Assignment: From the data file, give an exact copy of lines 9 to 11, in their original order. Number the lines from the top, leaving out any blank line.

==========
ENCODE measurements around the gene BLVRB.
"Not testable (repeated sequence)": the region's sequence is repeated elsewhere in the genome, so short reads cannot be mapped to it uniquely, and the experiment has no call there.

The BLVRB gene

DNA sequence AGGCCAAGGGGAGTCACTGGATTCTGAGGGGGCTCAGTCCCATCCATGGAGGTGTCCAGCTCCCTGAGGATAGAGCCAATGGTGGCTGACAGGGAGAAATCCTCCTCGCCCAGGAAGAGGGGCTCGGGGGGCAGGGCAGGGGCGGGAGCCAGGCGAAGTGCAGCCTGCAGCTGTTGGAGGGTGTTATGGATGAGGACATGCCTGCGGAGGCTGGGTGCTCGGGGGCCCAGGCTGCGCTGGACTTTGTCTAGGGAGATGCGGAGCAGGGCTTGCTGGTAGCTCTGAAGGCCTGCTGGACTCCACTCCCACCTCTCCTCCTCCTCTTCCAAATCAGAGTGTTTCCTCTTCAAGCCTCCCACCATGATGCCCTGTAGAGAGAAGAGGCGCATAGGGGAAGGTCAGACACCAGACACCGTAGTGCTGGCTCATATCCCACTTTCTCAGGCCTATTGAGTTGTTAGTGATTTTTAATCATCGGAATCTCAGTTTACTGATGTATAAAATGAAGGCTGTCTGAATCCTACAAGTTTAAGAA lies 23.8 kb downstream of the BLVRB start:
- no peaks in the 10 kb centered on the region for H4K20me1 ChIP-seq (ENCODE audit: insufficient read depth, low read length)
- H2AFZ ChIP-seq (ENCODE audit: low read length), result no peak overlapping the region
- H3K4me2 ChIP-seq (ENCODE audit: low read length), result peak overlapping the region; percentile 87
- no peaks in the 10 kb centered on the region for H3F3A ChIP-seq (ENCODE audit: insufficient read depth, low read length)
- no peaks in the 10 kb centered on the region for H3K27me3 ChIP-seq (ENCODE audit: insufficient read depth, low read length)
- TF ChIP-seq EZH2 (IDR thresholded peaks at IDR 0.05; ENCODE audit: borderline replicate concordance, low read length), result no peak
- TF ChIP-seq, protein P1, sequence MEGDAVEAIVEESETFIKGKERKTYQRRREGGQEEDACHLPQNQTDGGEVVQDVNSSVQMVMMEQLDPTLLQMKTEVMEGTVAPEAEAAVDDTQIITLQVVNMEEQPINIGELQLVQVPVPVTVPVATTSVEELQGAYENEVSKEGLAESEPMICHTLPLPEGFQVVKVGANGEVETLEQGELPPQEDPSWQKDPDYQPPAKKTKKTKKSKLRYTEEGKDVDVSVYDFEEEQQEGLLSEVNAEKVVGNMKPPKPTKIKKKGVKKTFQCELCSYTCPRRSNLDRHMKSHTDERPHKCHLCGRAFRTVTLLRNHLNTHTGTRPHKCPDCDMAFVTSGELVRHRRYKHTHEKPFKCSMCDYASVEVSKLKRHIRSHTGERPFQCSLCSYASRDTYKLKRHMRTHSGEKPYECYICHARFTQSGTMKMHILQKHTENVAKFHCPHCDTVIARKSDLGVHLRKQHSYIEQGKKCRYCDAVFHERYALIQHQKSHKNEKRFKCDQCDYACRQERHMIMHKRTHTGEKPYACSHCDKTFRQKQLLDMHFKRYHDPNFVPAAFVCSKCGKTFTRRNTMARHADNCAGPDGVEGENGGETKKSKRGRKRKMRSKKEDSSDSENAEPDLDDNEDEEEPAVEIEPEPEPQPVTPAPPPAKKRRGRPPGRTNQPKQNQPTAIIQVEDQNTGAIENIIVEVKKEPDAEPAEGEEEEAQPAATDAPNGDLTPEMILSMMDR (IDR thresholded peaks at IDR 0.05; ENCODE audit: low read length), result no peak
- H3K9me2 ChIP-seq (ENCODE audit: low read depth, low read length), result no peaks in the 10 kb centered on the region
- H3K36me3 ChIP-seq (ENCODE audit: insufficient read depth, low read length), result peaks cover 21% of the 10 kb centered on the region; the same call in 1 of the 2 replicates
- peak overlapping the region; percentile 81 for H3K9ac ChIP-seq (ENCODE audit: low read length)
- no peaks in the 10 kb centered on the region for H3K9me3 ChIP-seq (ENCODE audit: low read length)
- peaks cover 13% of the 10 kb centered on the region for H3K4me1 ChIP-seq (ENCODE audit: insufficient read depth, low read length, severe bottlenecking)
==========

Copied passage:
- no peaks in the 10 kb centered on the region for H3K27me3 ChIP-seq (ENCODE audit: insufficient read depth, low read length)
- TF ChIP-seq EZH2 (IDR thresholded peaks at IDR 0.05; ENCODE audit: borderline replicate concordance, low read length), result no peak
- TF ChIP-seq, protein P1, sequence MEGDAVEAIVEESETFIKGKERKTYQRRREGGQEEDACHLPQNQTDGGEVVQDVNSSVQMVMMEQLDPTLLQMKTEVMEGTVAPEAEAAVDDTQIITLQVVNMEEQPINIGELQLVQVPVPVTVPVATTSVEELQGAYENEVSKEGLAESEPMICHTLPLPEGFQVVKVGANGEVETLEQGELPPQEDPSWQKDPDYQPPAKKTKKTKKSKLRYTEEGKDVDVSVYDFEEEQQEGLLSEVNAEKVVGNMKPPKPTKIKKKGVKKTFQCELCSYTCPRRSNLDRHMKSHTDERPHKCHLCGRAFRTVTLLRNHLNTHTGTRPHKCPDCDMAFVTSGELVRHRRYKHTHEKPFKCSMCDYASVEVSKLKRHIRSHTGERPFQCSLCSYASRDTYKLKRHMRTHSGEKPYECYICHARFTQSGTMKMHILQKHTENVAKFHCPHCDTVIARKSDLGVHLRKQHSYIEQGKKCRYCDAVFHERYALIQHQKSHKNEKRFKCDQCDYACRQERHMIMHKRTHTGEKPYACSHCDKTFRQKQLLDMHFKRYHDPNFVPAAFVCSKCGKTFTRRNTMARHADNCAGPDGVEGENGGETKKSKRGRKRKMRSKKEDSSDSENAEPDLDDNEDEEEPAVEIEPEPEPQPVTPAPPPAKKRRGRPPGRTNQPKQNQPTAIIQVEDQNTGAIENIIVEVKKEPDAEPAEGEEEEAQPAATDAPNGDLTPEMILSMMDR (IDR thresholded peaks at IDR 0.05; ENCODE audit: low read length), result no peak